GRABANSKI: Continued weather concerns for crops
WheatWheat had a rough week, sliding lower as a result of the U.S. Department of Agriculture's Supply and Demand report on June 10 and favorable crop condition ratings. The report projected a record hard red winter wheat yield of 50.5 bushels per...
Wheat had a rough week, sliding lower as a result of the U.S. Department of Agriculture’s Supply and Demand report on June 10 and favorable crop condition ratings. The report projected a record hard red winter wheat yield of 50.5 bushels per acre.
Projected hard red winter wheat production is at 1.51 billion bushels, up 10 percent from the 2015 crop. Hard red winter wheat was pegged at a surprising 938 million bushels, up 9 percent from last month. That was 28 million bushels above any of the pre-report estimates.
For 2016 to ’17, U.S. wheat ending stocks were pegged at 1.050 billion bushels with pre-report estimates between 1.007 billion to 1.188 billion bushels. This is up from 1.029 billion bushels in the May report. The 2015 to ’16 U.S. wheat stocks were at 980 million bushels (953 million to 1,003 million bushels), up from May’s 978 million bushels. The 2016 to ’17 world stocks came in at 257.8 million metric tons (255 million to 261.43 million bushels), up marginally from the May report. The 2015 to ’16 world stocks came in at 243 million metric tons, which is right where it was expected, up marginally from the May report. USDA estimates a price range for $3.60 to $4.40 per bushel in the 2016 to ’17 marketing year.
Winter wheat harvest is in full swing with a number of reports of 60-bushel-per-acre yields in Kansas. Reports also state lower protein levels in the 10.5 to 11.5 range with higher yields. Current deferred wheat spreads are widening from 6.25 to 9.25 cents showing an incentive for storage as basis levels continue to be dismal. Lower protein concerns have also come out of France and Britain who have been experiencing wet conditions.
The June 13 crop progress report showed hard red winter wheat heading is 96 percent, compared to 95 compared to last year and 89 percent average. Winter wheat harvest is 11 percent complete compared to 9 percent last year and 18 percent average. Texas is 35 percent complete (39 percent last year, 43 percent average), Oklahoma is 34 percent complete (31 percent last years, 52 percent average), and Arkansas 45 percent (31 percent last year, 46 percent average).
Spring wheat conditions are rated at 79 percent good to excellent (unchanged) and 2 percent poor to very poor (unchanged). Last year was 70 percent good to excellent and 4 percent poor to very poor. These conditions are substantially better than last year and the five-year average.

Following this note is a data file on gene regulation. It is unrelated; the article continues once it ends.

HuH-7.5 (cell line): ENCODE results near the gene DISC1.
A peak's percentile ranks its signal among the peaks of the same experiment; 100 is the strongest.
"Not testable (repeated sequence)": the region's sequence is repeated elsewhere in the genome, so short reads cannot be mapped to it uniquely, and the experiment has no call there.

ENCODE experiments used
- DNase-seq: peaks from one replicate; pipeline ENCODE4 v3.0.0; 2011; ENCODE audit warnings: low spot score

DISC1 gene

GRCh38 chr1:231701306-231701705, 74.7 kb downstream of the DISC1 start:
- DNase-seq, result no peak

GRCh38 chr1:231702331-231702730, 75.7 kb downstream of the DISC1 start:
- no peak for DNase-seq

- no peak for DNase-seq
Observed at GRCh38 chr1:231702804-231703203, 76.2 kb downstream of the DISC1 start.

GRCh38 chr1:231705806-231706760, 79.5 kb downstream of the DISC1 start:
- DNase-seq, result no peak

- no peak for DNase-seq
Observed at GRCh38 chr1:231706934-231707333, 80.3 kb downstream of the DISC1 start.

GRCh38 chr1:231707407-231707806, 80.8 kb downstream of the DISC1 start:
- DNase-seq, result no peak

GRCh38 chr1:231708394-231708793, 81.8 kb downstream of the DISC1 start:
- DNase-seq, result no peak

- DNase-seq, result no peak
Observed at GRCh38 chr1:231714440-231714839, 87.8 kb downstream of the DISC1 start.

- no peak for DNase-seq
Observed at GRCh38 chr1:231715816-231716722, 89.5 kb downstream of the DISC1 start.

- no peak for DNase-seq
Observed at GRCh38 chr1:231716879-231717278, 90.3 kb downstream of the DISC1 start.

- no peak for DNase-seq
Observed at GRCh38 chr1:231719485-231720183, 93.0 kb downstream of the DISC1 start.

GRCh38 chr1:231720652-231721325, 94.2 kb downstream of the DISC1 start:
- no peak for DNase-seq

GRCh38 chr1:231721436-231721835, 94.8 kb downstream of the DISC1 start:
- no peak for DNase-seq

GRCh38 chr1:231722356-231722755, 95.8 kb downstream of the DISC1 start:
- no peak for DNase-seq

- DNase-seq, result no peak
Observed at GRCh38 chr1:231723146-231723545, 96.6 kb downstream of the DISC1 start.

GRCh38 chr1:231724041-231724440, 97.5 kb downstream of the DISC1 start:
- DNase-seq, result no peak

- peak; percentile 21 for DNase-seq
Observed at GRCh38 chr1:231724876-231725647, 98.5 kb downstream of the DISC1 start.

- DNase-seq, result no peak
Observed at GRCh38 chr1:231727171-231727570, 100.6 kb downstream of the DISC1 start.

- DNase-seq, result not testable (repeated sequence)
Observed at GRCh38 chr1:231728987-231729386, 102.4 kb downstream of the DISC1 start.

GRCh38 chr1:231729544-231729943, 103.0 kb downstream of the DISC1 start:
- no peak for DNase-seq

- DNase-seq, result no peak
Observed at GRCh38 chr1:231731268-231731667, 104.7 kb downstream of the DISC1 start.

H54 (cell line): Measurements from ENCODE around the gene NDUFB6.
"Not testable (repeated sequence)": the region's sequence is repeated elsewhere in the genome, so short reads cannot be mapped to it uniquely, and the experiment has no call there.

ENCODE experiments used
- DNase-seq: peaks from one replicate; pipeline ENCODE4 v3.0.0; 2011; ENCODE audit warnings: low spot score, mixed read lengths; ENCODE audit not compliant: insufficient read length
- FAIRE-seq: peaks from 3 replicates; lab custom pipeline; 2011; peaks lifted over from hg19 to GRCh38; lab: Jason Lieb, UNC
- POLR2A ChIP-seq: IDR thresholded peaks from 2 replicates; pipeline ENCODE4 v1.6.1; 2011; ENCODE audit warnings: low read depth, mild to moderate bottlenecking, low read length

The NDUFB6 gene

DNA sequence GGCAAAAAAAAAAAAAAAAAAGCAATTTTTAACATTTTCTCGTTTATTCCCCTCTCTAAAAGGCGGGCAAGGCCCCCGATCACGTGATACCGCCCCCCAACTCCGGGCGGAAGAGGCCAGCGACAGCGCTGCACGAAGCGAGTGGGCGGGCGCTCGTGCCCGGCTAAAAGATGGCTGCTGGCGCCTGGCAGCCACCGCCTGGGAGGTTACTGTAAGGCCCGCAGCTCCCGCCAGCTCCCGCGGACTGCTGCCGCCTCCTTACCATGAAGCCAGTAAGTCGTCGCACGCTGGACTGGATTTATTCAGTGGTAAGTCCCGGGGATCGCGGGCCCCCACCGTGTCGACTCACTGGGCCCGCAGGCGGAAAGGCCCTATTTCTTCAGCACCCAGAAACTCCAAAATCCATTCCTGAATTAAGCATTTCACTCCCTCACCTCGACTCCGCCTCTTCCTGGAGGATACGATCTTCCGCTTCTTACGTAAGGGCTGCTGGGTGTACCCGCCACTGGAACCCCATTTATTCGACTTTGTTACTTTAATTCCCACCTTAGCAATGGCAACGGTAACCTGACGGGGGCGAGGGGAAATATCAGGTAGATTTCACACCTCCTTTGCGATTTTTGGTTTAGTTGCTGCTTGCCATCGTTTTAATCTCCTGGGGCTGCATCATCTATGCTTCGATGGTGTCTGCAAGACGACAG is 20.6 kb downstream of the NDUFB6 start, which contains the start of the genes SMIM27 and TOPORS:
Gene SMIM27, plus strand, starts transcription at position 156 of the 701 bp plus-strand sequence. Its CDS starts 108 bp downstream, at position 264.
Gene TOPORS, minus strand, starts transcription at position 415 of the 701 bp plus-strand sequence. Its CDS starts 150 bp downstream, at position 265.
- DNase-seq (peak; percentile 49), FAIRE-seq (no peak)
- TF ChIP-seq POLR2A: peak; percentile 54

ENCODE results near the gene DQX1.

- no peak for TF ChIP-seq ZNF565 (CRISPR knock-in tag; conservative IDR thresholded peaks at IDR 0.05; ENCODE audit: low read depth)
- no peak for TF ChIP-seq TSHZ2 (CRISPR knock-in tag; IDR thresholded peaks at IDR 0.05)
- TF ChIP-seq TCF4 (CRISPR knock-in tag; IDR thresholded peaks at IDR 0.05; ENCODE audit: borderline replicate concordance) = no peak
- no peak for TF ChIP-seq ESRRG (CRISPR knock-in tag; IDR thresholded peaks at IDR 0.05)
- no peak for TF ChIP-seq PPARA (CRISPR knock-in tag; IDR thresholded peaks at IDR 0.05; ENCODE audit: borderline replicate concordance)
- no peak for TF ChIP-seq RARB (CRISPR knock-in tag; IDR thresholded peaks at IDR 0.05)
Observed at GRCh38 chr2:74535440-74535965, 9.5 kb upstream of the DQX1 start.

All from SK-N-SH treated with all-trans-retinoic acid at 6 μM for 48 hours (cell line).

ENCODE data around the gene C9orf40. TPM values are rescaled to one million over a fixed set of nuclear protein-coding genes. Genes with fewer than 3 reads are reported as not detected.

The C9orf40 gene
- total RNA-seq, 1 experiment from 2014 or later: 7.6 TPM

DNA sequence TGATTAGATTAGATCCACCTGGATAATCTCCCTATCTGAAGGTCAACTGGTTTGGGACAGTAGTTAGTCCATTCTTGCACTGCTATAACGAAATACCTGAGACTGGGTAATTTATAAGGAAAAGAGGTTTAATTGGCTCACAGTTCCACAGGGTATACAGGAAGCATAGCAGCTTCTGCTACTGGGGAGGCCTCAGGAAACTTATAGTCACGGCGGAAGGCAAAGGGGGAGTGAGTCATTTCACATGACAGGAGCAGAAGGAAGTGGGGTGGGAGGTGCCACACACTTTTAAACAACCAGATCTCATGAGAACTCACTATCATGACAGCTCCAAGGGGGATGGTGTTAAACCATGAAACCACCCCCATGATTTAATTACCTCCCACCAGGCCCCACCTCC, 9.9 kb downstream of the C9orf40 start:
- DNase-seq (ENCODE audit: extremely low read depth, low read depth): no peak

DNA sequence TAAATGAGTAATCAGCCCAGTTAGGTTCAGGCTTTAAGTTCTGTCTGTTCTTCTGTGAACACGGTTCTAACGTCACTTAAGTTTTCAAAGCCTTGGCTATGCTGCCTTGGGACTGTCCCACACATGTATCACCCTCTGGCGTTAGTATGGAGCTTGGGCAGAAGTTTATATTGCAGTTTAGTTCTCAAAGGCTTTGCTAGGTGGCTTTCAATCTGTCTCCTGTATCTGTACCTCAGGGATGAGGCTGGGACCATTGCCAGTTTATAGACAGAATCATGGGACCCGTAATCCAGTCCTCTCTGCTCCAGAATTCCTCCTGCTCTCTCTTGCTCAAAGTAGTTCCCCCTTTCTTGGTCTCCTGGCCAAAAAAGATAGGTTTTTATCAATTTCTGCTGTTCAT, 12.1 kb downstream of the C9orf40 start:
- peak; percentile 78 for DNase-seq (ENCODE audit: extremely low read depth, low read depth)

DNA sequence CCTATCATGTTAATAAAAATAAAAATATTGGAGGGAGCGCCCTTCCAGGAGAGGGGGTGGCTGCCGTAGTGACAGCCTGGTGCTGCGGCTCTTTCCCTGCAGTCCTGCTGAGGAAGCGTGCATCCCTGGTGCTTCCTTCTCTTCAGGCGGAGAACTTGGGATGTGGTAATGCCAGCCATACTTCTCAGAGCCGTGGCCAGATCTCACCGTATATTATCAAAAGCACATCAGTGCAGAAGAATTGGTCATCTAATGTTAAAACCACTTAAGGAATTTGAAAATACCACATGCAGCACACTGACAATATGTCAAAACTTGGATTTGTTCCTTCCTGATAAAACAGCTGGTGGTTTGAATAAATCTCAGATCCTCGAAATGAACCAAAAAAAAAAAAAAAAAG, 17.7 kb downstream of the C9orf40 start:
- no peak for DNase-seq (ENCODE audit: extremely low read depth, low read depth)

It is important to note that money managers continue to hold a heavy net short position in wheat. This shows a bearish sentiment from managed money regarding the Wheat complex.
For the week ending June 16, July contracts for Minneapolis wheat were down 24.5 cents at $5.29, down 37.75 cents at $4.72 for Chicago wheat, and down 33.5 cents at $4.50 for Kansas City wheat.
Corn started off last week with a couple of days with gains, but fell off in the middle of the week to give up most of the early week gains. Corn got support from hot and dry weather during the weekend throughout much of the Corn Belt. The weather forecast seems to change every day, but the increased possibility for hot weather in the near term has these markets on edge.
Rain potential has increased in the last forecast for the week, as well, with average rains expected across much of the Corn Belt. It’s expected to be cooler across the eastern Corn Belt, while areas of the western Corn Belt are expected to see warmer temperatures. For the week ending June 16, July corn was up two cents and December corn was up five cents.
The June 17 Commodity Futures Trading Commission data showed noncommercial net longs in corn at 327,515 as of June 7, the most since December 2012.
Corn remains in an upward trend higher with support from non-commercials and increased demand the past two months. Even though there is still plenty of uncertainty about the size of the next U.S. corn crop, noncommercial investors are still appearing to be leaning toward the bullish side. The December contract made new highs to $4.48 on June 15, but backed off quickly and didn’t hit that mark again the rest of the week.
Weekly ethanol production increased by 7,000 barrels last week to 1.013 million barrels. This is the highest production level ever, which increased stocks, but we are still below the large stocks we saw at the beginning of the year.
Corn emergence is at 96 percent compared to 94 percent average and 90 percent the previous week. Crop conditions are in their second week. Corn conditions are close to last year at this time. Good to excellent is at 75 percent, fair is at 21 percent, and poor to very poor is at 4 percent. This shows that a lot of corn around the country has gotten to a good start like it did last year. The crop conditions are close to last week, and slightly better than last year.